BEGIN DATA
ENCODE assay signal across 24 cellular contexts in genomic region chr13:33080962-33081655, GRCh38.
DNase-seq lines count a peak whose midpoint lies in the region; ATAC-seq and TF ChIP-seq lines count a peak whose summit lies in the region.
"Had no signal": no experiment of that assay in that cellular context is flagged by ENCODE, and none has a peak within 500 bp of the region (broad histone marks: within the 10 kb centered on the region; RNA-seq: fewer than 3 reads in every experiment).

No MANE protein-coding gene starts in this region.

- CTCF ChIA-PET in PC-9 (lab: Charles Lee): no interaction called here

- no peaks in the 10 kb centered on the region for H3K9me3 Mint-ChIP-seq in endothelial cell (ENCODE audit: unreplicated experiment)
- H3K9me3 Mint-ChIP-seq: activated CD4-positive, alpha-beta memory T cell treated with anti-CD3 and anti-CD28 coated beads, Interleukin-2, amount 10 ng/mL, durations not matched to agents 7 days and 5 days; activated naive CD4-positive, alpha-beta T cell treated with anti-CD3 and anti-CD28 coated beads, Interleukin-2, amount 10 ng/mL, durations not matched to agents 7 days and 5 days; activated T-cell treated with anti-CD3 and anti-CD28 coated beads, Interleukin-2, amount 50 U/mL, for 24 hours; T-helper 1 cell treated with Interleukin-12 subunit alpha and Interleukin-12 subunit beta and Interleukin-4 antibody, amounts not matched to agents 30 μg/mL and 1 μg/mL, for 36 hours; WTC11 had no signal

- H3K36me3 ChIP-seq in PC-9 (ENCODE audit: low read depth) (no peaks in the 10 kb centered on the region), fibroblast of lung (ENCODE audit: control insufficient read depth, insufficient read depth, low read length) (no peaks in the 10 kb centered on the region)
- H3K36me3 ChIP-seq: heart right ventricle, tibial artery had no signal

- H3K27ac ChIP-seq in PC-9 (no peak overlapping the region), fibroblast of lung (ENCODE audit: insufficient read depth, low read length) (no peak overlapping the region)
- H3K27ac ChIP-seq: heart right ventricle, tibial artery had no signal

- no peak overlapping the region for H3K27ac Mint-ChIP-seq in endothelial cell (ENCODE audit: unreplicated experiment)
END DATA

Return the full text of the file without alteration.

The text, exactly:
ENCODE assay signal across 24 cellular contexts in genomic region chr13:33080962-33081655, GRCh38.
DNase-seq lines count a peak whose midpoint lies in the region; ATAC-seq and TF ChIP-seq lines count a peak whose summit lies in the region.
"Had no signal": no experiment of that assay in that cellular context is flagged by ENCODE, and none has a peak within 500 bp of the region (broad histone marks: within the 10 kb centered on the region; RNA-seq: fewer than 3 reads in every experiment).

No MANE protein-coding gene starts in this region.

- CTCF ChIA-PET in PC-9 (lab: Charles Lee): no interaction called here

- no peaks in the 10 kb centered on the region for H3K9me3 Mint-ChIP-seq in endothelial cell (ENCODE audit: unreplicated experiment)
- H3K9me3 Mint-ChIP-seq: activated CD4-positive, alpha-beta memory T cell treated with anti-CD3 and anti-CD28 coated beads, Interleukin-2, amount 10 ng/mL, durations not matched to agents 7 days and 5 days; activated naive CD4-positive, alpha-beta T cell treated with anti-CD3 and anti-CD28 coated beads, Interleukin-2, amount 10 ng/mL, durations not matched to agents 7 days and 5 days; activated T-cell treated with anti-CD3 and anti-CD28 coated beads, Interleukin-2, amount 50 U/mL, for 24 hours; T-helper 1 cell treated with Interleukin-12 subunit alpha and Interleukin-12 subunit beta and Interleukin-4 antibody, amounts not matched to agents 30 μg/mL and 1 μg/mL, for 36 hours; WTC11 had no signal

- H3K36me3 ChIP-seq in PC-9 (ENCODE audit: low read depth) (no peaks in the 10 kb centered on the region), fibroblast of lung (ENCODE audit: control insufficient read depth, insufficient read depth, low read length) (no peaks in the 10 kb centered on the region)
- H3K36me3 ChIP-seq: heart right ventricle, tibial artery had no signal

- H3K27ac ChIP-seq in PC-9 (no peak overlapping the region), fibroblast of lung (ENCODE audit: insufficient read depth, low read length) (no peak overlapping the region)
- H3K27ac ChIP-seq: heart right ventricle, tibial artery had no signal

- no peak overlapping the region for H3K27ac Mint-ChIP-seq in endothelial cell (ENCODE audit: unreplicated experiment)